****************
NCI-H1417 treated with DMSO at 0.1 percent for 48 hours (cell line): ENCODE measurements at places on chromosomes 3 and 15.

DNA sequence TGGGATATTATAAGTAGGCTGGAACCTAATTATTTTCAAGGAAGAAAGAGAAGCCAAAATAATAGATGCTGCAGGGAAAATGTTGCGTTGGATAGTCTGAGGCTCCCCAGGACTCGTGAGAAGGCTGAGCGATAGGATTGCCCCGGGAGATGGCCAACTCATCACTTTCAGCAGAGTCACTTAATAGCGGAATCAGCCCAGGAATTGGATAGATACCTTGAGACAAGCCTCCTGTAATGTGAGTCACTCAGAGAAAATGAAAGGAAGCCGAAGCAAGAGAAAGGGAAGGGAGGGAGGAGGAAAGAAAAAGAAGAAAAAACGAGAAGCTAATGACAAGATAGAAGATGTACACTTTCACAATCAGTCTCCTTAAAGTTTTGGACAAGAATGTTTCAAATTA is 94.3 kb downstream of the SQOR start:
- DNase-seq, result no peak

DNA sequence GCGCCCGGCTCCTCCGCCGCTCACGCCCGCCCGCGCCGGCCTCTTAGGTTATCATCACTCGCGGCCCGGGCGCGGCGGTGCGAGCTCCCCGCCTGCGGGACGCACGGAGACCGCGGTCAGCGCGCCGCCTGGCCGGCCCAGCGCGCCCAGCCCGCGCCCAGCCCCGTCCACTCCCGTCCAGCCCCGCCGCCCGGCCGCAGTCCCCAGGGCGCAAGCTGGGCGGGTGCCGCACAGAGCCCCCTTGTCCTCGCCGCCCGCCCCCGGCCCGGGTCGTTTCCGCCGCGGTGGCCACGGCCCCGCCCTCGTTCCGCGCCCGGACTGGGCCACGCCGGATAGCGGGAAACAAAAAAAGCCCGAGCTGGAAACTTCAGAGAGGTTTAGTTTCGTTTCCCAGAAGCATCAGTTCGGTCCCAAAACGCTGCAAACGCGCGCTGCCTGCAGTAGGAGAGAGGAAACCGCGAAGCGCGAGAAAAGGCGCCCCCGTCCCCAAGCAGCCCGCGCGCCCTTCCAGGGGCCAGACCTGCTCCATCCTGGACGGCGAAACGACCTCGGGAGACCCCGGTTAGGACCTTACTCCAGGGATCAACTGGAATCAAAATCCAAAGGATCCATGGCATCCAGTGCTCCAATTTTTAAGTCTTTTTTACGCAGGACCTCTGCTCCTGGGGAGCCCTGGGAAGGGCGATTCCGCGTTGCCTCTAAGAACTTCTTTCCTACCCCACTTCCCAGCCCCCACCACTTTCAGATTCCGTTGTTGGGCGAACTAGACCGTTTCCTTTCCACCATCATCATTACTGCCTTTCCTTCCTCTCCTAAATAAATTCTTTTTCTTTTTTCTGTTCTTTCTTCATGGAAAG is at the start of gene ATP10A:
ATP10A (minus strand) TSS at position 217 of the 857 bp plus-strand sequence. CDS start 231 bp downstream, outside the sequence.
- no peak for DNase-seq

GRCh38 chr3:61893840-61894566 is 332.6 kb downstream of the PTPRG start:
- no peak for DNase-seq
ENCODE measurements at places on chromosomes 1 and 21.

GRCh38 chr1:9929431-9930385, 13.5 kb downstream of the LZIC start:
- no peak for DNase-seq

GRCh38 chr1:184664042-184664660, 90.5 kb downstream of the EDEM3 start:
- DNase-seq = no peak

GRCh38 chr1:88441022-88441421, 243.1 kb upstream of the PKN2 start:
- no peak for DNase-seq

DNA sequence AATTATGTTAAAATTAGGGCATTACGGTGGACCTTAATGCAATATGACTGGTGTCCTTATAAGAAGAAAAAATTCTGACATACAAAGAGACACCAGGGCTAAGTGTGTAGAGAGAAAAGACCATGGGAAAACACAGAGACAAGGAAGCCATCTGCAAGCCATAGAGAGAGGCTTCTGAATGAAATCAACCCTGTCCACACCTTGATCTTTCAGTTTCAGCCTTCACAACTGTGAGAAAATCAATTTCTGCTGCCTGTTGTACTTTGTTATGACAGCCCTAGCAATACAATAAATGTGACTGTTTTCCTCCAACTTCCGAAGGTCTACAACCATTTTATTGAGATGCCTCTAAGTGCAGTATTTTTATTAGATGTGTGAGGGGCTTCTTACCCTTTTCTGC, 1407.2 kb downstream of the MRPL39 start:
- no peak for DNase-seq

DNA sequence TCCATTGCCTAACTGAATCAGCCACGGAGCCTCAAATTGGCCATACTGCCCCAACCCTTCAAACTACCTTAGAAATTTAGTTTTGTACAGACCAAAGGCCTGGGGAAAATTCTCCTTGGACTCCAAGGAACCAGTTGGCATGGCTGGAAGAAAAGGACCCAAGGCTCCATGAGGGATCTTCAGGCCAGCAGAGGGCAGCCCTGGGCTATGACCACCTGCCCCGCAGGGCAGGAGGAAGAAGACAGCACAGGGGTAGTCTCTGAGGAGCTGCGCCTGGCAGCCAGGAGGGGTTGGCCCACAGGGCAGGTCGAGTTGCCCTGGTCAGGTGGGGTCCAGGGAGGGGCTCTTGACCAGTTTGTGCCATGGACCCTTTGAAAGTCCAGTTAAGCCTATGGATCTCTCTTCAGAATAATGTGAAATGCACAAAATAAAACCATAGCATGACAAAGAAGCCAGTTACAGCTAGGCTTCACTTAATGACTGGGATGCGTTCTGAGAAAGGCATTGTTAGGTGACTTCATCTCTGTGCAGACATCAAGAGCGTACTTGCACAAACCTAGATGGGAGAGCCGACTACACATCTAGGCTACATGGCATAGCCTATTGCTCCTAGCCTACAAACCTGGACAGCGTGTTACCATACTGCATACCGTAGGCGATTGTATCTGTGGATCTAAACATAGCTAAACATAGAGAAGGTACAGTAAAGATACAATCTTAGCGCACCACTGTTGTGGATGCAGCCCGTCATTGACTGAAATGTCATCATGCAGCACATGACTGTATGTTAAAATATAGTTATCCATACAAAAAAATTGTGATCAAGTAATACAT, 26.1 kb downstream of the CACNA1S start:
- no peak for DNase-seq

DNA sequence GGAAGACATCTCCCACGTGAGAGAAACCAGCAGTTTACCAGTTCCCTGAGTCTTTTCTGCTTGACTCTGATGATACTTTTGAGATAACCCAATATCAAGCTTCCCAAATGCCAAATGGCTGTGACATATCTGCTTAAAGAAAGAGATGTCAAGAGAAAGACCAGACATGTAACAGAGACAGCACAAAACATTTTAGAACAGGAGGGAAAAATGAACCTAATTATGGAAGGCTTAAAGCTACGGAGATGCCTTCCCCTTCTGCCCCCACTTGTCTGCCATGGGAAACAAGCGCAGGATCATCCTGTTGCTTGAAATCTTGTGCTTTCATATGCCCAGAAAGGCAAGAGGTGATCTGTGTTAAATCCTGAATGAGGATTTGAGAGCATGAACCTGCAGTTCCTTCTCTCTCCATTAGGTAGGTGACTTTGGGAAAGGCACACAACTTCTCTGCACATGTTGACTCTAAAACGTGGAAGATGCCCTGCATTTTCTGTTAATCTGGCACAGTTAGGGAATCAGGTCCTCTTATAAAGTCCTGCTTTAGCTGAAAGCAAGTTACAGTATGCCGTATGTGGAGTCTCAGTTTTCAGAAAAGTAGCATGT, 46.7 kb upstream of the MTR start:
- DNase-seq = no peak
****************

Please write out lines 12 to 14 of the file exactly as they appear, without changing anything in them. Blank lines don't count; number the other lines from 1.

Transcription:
GRCh38 chr1:184664042-184664660, 90.5 kb downstream of the EDEM3 start:
- DNase-seq = no peak

GRCh38 chr1:88441022-88441421, 243.1 kb upstream of the PKN2 start: